Roc Jiménez de Cisneros (Barcelona, 1975)
March 14-18, 2011
Roc Jiménez de Cisneros (Barcelona, 1975) is an artist and composer. Since 1996 he is the core of a computer music project called EVOL and his work has been released on internationally acclaimed experimental music record labels such as Mego, Entr’acte, Lucky Kitchen, Diskono, Scarcelight, fals.ch or his own ALKU. His music displays a radical and playful approach to algorithmic composition and explores the application of concepts from geometry and physics to various synthesis techniques. Heavily inspired by cosmology, quantum theory, noise and rave culture, he describes his recordings, installations and performances as “computer music for hooligans”.
Edge effects and recursive archives
by Roc Jiménez de Cisneros
Keywords: archival, meta-archive, recursion, juxtaposition, mapping, synthesis, nature, calls, autonomy, imitation, emulation, edge effect.
This mix was made exclusively using archival material found in the SONM collection – recursively using archives within the archive. The sources are tracks from historical compilations, biology-related documents, unfinished/unpublished pieces, and from periodical audio-publications dedicated to the archival and critical review of the works of amateur and academic composers and instrument makers. In some cases the recursion runs three levels deep, e.g. a collection of instruments in a museum documented in a magazine compilation and found in the SONM archive. All tracks are simply juxtaposed, without overlap. This edge effect technique was chosen to highlight the similarities and contrast between the wide variety of sources.
The edge effect in ecology is the effect of the juxtaposition or placing side by side of contrasting environments on an ecosystem. This term is commonly used in conjunction with the boundary between natural habitats, especially forests, and disturbed or developed land. (Retrieved from “http://en.wikipedia.org/wiki/Edge_effect“)
“There is substantial discrepancy among recent studies about the existence and intensity of edge effects. Most studies have focused on seeking simplistic and static patterns. Very few have tested mechanistic hypotheses or explored the factors that modulate edge effects. Consequently, studies are very site-specific and their results cannot be generalized to produce a universal theory of edges. Although estimates of the intensity and impact of edge effects (…) little can be done to ameliorate edge effects unless their mechanics are better understood” (Edge effects in fragmented forests: implications for conservation, Murcia, C. in “TREE”, Vol. 10 #2, February 1995).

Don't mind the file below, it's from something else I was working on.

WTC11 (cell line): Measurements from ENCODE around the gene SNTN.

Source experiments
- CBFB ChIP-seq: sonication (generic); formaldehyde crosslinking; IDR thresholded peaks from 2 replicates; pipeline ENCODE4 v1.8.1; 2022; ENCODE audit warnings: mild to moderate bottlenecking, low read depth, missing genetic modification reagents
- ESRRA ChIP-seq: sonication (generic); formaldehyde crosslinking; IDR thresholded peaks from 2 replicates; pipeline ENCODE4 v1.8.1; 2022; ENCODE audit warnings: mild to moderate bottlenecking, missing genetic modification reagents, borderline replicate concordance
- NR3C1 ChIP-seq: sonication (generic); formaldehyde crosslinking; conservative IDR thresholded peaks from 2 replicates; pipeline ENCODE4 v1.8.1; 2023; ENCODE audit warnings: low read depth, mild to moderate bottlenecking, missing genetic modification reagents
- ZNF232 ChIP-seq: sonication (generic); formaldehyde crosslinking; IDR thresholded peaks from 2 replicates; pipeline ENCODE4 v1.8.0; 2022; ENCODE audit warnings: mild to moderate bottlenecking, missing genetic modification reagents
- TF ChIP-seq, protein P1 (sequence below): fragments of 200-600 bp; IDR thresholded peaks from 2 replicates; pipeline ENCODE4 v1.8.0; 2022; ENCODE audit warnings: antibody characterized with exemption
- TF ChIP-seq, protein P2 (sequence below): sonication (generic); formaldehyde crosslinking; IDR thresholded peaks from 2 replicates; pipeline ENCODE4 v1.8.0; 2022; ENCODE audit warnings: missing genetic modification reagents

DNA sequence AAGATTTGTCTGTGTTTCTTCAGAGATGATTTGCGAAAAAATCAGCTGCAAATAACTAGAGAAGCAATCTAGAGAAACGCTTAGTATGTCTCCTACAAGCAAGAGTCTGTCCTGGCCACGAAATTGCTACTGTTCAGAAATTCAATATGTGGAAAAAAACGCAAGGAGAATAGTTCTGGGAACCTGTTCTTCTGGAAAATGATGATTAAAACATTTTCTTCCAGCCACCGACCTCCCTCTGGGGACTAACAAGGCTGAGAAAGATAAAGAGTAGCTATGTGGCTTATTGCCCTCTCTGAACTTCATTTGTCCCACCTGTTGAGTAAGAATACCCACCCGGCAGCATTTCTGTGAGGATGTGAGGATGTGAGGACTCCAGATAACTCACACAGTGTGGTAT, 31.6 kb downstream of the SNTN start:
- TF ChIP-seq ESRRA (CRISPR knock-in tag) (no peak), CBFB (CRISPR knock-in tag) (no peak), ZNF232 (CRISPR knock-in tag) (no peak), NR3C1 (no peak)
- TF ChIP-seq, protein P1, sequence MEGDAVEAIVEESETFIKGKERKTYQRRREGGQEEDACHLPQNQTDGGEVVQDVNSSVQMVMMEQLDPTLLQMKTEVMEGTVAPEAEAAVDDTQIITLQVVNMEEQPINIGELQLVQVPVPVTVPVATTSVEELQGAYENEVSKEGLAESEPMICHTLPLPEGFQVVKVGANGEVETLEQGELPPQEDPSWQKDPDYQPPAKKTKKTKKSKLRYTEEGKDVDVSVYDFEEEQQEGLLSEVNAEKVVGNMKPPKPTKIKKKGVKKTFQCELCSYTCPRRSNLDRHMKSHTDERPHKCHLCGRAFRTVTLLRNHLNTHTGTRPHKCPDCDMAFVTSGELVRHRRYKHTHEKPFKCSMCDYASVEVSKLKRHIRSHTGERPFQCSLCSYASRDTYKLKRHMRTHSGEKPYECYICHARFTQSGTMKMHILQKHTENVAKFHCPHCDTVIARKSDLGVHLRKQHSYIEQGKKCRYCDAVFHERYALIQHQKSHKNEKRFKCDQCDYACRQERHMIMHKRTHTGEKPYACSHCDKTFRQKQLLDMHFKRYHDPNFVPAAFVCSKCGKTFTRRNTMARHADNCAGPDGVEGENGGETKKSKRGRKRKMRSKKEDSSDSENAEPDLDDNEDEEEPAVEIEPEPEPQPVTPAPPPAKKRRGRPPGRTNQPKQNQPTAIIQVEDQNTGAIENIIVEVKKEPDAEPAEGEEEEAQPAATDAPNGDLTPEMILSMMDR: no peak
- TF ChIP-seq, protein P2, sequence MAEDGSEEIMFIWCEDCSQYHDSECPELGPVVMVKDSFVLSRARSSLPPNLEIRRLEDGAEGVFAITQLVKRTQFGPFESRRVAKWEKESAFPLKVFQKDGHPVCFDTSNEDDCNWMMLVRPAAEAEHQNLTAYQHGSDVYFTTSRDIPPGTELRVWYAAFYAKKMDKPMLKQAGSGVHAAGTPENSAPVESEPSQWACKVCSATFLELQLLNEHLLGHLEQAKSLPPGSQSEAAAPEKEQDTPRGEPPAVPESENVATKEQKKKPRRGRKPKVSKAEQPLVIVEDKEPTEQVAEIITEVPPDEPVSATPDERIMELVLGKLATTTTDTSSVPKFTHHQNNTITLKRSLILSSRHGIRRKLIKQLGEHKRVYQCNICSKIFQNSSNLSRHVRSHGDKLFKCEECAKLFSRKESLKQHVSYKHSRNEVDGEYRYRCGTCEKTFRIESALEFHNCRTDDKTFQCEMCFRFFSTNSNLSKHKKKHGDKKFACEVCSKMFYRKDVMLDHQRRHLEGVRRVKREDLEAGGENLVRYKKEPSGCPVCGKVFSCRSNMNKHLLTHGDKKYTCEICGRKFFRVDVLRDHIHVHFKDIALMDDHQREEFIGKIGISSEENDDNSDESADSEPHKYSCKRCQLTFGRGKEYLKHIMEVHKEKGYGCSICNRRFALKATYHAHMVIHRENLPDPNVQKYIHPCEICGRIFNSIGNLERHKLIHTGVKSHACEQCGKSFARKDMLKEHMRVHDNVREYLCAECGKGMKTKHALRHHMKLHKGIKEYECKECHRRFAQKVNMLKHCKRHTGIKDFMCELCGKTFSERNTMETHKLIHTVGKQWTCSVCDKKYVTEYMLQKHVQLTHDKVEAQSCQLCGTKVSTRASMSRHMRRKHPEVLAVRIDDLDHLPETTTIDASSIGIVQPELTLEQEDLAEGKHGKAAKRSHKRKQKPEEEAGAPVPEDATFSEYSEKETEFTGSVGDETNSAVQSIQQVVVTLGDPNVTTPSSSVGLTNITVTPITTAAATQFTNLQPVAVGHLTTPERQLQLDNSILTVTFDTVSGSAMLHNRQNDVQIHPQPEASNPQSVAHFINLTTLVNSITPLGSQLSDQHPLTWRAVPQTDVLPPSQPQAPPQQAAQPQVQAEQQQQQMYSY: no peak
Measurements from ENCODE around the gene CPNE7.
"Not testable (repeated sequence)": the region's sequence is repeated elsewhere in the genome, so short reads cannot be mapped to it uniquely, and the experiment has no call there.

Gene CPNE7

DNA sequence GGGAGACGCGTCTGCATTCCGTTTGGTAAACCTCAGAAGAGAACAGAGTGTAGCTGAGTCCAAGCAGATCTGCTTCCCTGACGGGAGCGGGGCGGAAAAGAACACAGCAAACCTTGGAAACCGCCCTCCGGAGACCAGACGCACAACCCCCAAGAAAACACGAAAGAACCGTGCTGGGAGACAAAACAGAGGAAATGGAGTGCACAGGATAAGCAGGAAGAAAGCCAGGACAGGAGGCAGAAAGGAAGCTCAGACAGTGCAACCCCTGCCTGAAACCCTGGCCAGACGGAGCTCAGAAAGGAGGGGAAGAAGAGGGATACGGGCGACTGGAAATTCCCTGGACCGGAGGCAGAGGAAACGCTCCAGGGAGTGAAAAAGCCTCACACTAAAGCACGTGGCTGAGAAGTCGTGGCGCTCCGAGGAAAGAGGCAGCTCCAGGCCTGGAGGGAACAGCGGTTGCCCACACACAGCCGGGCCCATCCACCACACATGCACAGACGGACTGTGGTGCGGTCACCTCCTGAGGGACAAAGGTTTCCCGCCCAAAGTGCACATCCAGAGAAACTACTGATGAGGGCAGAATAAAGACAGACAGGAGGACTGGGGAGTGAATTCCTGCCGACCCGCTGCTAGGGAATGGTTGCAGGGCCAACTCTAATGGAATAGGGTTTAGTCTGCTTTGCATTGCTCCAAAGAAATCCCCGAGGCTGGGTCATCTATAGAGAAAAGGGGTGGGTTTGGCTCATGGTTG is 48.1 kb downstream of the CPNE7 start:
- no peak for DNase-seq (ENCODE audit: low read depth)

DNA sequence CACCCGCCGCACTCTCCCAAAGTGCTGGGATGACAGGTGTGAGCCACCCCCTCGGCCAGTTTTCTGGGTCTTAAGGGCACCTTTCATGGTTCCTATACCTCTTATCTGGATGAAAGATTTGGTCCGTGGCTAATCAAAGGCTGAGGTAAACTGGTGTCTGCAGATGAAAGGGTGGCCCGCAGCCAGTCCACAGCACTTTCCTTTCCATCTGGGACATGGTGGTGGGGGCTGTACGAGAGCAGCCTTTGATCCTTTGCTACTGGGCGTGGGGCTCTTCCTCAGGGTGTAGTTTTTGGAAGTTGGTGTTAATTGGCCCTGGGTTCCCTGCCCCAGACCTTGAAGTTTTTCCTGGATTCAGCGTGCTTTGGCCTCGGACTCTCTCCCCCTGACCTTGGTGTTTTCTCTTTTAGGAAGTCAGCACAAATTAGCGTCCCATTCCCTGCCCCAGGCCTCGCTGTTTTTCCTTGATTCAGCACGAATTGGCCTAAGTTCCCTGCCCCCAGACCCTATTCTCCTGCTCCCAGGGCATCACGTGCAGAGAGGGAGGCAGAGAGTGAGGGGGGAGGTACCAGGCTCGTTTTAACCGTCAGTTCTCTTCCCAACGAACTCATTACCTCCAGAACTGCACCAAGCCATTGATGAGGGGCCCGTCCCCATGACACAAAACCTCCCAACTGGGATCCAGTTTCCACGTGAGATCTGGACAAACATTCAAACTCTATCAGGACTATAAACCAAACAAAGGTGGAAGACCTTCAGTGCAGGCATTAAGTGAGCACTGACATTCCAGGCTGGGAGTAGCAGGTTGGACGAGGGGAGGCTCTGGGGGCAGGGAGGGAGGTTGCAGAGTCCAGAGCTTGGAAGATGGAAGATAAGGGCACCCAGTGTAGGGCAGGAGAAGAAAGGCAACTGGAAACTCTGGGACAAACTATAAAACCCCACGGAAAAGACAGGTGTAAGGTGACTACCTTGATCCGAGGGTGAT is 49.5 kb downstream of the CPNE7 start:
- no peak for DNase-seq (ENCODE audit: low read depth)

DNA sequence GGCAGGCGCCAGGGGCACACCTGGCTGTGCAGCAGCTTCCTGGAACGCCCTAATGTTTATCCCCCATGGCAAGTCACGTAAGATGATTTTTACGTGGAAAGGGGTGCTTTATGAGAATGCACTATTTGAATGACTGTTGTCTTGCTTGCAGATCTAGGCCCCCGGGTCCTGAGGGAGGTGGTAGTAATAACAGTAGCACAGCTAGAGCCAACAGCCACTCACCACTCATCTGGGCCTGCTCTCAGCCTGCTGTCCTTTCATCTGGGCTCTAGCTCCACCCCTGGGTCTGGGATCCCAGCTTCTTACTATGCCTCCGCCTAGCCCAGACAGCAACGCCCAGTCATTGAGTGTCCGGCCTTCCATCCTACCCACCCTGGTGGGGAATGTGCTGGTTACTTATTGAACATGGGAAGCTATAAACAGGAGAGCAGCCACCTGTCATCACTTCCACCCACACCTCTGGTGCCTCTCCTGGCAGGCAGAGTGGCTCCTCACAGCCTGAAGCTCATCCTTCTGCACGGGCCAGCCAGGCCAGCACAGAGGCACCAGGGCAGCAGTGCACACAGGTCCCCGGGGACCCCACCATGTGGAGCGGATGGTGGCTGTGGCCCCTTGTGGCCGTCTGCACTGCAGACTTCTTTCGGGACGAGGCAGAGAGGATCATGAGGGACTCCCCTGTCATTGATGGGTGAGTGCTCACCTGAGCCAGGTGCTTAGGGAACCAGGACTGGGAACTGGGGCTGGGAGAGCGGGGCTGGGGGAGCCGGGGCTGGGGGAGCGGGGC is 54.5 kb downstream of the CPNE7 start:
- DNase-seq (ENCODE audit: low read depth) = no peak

Track list (time author, “title” (source, year):
00:00 Vincent Carruthers, “s/t” (Frogs and Frogging in Southern Africa. Struik Publishers, 2001. ISBN: 978186872607)
00:59 Q. R. Ghazala, “In the Arms of Angels” (From the pages of Experimental Musical Instruments, Volume IX, #1, 1993)
02:26 Michael Prime, “Priory Gardens” (1998)
03:05 Peter Cusack “Ice Pressured” (2003)
03:08 Maggi Payne “Motor Rhythms” (unpublished, 2005)
03:20 Maggi Payne, “Motor Rhythms” [reversed] (unpublished, 2005)
03:35 Konrad Boehmer, “Aspekt” (Institute Of Sonology 1959-69 Early Electronic Music, 2009)
04:31 Andrew Timar, “Crickets with leafhopper, close-up” (Musicworks #40 – Sonic Mappings, 1987)
05:23 “Andrew Timar discussing cricket recording experiences” (Musicworks #40 – Sonic Mappings, 1987)
06:52 Rainer Linz and Alistair Riddell, “ASP3” (From the pages of Experimental Musical Instruments, Volume XII, #4, 1996)
09:09 Frederico Richter, “Metamorfoses” (Música Eletroacústica Brasileira Vol. 2, 1999)
09:33 Alec Bernstein and Daniel Carney, “Computer controlled piano player system” (From the pages of Experimental Musical Instruments, Volume VII, #1, 1991)
10:02 Thuunderboy, “At Last” (Thuunderboy!, 2002)
10:35 “The Darktown Strutters Ball – Automatic instruments from the collection of the Music Museum” (From the pages of Experimental Musical Instruments, Volume VI, #2, 1991)
11:36 Vincent Carruthers, “s/t” (Frogs and Frogging in Southern Africa. Struik Publishers, 2001. ISBN: 9781868726073)
13:33 Jonathan Chang, “Predator calls and game calls” (From the pages of Experimental Musical Instruments, Volume X, #4, 1994)
15:12 Mark Rudolph, “Beautiful but marred by the blemish of a perpetual dissatisfaction” (Tellus #22 – False Phonemes, 1988)
15:31 Gordon Monahan, “Speaker Swinging (out-take from the LP recording sessions in June 1987)” (Musicworks #40 – Sonic Mappings, 1987)
16:35 Wendy Chambers, “New York New York” (From the pages of Experimental Musical Instruments, Volume I, #5, 1986)
16:38 Henry Lowengard, “Software-o-phones” (From the pages of Experimental Musical Instruments, Volume IX, #4, 1994)
17:42 The Kanary Grand Band, “The KGB Adapted to human ears and human speed” (Musicworks 59, 1994) 23:10 Dajuin Yao, “Warbling Orioles Returning” (Cinnabar Red Drizzle, 1999)
25:50 Q. R. Ghazala, “In the Arms of Angels” (From the pages of Experimental Musical Instruments, Volume IX, #1, 1993)
NOTE: Many of these tracks were taken from ferric oxide and chromium dioxide cassette tapes. An effort was made to preserve fidelity and dynamic range despite some inevitable variation in the quality of the original recordings and the limitations always inherent in cassette tapes as a recording medium.